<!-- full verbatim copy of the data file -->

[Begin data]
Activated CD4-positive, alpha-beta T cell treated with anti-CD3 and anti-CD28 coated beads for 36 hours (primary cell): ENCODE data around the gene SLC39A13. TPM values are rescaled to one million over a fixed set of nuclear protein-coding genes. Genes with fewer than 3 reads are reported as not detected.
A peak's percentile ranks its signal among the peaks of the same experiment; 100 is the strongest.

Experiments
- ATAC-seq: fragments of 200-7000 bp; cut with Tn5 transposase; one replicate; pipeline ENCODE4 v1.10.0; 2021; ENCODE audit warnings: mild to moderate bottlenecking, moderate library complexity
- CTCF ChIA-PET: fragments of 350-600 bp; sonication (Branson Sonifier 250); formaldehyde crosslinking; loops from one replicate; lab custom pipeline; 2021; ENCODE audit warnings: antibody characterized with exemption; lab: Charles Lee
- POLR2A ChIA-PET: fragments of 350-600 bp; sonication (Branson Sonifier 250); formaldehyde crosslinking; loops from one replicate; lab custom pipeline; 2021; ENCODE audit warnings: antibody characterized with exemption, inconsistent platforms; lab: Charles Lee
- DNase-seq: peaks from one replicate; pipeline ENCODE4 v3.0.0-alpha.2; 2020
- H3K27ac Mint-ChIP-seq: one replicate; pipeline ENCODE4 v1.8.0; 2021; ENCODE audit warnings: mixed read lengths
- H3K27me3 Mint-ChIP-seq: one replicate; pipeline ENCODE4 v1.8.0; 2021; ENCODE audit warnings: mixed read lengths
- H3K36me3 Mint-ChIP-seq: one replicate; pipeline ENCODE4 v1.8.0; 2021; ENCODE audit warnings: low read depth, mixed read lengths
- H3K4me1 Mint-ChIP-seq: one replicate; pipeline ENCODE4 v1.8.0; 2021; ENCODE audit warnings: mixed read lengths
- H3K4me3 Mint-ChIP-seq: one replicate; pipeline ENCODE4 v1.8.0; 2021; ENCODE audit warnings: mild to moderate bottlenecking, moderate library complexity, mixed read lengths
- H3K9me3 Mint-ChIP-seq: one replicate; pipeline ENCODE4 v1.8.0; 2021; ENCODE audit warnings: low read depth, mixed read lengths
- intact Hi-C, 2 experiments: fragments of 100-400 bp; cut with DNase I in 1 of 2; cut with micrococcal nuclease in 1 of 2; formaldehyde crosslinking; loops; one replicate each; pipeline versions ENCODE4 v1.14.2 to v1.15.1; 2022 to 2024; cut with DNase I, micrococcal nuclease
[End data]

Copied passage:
Activated CD4-positive, alpha-beta T cell treated with anti-CD3 and anti-CD28 coated beads for 36 hours (primary cell): ENCODE data around the gene SLC39A13. TPM values are rescaled to one million over a fixed set of nuclear protein-coding genes. Genes with fewer than 3 reads are reported as not detected.
A peak's percentile ranks its signal among the peaks of the same experiment; 100 is the strongest.

Experiments
- ATAC-seq: fragments of 200-7000 bp; cut with Tn5 transposase; one replicate; pipeline ENCODE4 v1.10.0; 2021; ENCODE audit warnings: mild to moderate bottlenecking, moderate library complexity
- CTCF ChIA-PET: fragments of 350-600 bp; sonication (Branson Sonifier 250); formaldehyde crosslinking; loops from one replicate; lab custom pipeline; 2021; ENCODE audit warnings: antibody characterized with exemption; lab: Charles Lee
- POLR2A ChIA-PET: fragments of 350-600 bp; sonication (Branson Sonifier 250); formaldehyde crosslinking; loops from one replicate; lab custom pipeline; 2021; ENCODE audit warnings: antibody characterized with exemption, inconsistent platforms; lab: Charles Lee
- DNase-seq: peaks from one replicate; pipeline ENCODE4 v3.0.0-alpha.2; 2020
- H3K27ac Mint-ChIP-seq: one replicate; pipeline ENCODE4 v1.8.0; 2021; ENCODE audit warnings: mixed read lengths
- H3K27me3 Mint-ChIP-seq: one replicate; pipeline ENCODE4 v1.8.0; 2021; ENCODE audit warnings: mixed read lengths
- H3K36me3 Mint-ChIP-seq: one replicate; pipeline ENCODE4 v1.8.0; 2021; ENCODE audit warnings: low read depth, mixed read lengths
- H3K4me1 Mint-ChIP-seq: one replicate; pipeline ENCODE4 v1.8.0; 2021; ENCODE audit warnings: mixed read lengths
- H3K4me3 Mint-ChIP-seq: one replicate; pipeline ENCODE4 v1.8.0; 2021; ENCODE audit warnings: mild to moderate bottlenecking, moderate library complexity, mixed read lengths
- H3K9me3 Mint-ChIP-seq: one replicate; pipeline ENCODE4 v1.8.0; 2021; ENCODE audit warnings: low read depth, mixed read lengths
- intact Hi-C, 2 experiments: fragments of 100-400 bp; cut with DNase I in 1 of 2; cut with micrococcal nuclease in 1 of 2; formaldehyde crosslinking; loops; one replicate each; pipeline versions ENCODE4 v1.14.2 to v1.15.1; 2022 to 2024; cut with DNase I, micrococcal nuclease